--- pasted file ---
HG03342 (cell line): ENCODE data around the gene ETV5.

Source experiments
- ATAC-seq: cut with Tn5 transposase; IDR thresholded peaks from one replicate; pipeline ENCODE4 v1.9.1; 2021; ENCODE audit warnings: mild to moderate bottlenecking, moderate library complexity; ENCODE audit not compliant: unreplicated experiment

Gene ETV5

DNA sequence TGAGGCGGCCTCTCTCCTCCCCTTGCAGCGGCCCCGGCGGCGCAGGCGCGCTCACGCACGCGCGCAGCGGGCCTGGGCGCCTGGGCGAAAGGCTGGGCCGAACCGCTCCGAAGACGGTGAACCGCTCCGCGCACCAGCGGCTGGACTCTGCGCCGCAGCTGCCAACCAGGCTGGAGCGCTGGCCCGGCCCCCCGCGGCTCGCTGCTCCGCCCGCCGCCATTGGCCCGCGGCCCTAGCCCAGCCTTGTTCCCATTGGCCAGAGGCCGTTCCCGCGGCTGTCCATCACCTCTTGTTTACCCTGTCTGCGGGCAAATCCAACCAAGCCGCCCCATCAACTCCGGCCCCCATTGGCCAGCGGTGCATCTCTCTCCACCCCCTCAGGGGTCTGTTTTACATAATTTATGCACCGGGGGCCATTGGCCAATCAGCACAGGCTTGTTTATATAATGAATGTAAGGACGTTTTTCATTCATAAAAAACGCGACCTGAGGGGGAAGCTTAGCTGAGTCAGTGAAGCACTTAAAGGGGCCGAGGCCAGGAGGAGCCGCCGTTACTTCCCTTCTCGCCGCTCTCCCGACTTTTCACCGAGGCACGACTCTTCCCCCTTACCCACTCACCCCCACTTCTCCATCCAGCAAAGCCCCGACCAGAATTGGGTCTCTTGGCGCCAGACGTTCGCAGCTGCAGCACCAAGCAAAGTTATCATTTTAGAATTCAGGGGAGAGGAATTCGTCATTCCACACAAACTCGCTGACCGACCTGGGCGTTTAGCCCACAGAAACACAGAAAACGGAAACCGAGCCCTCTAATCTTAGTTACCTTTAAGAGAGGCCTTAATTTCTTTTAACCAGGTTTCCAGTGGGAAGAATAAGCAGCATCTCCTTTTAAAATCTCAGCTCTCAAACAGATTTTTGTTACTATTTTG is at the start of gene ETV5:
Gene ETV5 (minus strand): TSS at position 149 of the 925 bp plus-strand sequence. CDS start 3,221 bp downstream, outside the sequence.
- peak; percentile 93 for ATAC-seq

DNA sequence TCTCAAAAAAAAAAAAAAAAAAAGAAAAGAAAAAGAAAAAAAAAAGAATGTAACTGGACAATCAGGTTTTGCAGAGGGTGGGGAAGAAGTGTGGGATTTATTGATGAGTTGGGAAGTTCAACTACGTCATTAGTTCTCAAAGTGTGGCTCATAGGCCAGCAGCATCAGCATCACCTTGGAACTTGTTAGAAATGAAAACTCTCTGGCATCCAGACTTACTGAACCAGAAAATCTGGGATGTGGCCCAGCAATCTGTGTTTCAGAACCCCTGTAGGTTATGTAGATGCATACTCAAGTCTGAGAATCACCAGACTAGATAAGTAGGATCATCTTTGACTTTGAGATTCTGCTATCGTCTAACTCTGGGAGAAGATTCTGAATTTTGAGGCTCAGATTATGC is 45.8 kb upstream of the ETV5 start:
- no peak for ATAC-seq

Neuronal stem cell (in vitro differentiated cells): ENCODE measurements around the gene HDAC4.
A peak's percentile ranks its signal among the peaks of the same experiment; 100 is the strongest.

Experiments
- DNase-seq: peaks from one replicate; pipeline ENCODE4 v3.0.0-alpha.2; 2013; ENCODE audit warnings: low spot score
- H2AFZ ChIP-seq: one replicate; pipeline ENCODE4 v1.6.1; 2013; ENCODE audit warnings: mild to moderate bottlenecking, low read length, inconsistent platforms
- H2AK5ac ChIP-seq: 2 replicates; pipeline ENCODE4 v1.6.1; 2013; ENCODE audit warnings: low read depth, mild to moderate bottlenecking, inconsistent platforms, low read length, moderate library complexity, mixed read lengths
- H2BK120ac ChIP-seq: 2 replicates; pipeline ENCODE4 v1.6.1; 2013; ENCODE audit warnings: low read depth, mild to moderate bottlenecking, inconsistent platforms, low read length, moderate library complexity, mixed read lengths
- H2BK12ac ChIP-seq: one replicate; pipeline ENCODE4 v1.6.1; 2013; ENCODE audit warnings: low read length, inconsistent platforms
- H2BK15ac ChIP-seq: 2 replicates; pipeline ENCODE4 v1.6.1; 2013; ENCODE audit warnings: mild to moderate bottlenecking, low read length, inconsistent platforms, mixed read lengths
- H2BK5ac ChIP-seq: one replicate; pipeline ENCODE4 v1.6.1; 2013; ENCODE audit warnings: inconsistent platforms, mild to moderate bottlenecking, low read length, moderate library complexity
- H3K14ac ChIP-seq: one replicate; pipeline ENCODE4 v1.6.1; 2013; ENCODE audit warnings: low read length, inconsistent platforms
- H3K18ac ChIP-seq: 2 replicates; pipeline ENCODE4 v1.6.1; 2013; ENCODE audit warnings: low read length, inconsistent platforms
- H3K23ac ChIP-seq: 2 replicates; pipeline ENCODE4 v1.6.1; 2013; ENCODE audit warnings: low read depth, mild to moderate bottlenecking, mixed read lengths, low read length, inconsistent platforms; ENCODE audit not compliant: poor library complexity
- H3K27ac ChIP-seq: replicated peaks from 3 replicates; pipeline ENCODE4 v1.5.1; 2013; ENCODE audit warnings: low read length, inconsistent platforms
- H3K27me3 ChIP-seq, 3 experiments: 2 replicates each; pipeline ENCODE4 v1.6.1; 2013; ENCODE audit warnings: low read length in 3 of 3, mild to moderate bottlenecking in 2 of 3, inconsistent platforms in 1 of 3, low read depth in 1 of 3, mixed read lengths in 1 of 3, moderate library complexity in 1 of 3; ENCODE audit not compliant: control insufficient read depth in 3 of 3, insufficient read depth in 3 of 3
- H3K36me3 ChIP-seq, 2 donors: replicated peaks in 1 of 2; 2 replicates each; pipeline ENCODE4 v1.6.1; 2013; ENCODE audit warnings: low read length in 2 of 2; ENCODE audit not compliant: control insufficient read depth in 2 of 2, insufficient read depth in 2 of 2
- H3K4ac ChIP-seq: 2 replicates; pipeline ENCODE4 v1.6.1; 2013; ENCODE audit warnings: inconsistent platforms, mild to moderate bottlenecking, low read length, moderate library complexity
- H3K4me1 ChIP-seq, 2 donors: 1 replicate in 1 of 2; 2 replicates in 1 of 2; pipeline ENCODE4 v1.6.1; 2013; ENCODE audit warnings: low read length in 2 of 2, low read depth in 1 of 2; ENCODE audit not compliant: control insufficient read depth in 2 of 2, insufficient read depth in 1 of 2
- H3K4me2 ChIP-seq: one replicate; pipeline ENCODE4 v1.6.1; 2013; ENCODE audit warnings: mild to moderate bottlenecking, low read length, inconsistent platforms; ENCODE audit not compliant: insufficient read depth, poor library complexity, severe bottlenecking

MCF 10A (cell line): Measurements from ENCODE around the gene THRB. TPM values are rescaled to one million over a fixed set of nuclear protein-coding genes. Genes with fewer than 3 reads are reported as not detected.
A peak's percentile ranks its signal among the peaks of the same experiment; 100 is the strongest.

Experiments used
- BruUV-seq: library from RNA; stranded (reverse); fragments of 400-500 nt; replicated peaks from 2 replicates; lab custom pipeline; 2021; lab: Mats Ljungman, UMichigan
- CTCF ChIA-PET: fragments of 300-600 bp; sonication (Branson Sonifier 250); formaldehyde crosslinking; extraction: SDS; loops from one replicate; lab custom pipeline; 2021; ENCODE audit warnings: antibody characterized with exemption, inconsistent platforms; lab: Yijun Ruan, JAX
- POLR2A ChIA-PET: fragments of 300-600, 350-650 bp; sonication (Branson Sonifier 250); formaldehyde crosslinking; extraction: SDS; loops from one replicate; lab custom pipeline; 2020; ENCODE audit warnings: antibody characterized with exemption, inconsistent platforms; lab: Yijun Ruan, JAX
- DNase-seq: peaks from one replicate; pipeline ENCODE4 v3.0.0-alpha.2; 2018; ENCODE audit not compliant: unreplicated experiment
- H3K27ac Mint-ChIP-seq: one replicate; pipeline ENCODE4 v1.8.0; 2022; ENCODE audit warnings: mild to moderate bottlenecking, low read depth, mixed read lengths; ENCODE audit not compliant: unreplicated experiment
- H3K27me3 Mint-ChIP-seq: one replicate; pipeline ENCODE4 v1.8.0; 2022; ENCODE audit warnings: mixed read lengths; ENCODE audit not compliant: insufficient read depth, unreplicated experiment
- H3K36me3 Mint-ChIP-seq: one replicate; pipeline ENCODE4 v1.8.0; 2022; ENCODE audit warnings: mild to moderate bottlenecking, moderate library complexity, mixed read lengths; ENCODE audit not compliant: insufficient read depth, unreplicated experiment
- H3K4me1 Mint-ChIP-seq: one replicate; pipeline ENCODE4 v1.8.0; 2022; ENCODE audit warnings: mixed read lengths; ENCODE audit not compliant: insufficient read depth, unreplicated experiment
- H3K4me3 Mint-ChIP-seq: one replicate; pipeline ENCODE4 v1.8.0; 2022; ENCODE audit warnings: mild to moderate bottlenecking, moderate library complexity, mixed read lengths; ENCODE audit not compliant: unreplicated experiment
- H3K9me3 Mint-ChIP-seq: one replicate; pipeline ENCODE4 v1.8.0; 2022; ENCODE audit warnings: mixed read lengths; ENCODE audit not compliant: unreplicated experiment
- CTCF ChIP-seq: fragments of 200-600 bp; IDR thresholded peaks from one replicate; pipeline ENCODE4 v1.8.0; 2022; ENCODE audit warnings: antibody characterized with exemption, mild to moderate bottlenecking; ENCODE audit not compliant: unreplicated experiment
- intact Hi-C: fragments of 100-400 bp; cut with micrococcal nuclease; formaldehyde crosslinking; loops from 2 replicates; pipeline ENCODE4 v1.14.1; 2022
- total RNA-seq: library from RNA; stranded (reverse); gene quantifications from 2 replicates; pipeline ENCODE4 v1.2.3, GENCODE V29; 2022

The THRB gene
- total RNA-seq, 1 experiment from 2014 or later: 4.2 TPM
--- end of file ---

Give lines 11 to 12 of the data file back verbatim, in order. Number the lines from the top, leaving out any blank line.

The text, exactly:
A peak's percentile ranks its signal among the peaks of the same experiment; 100 is the strongest.

Experiments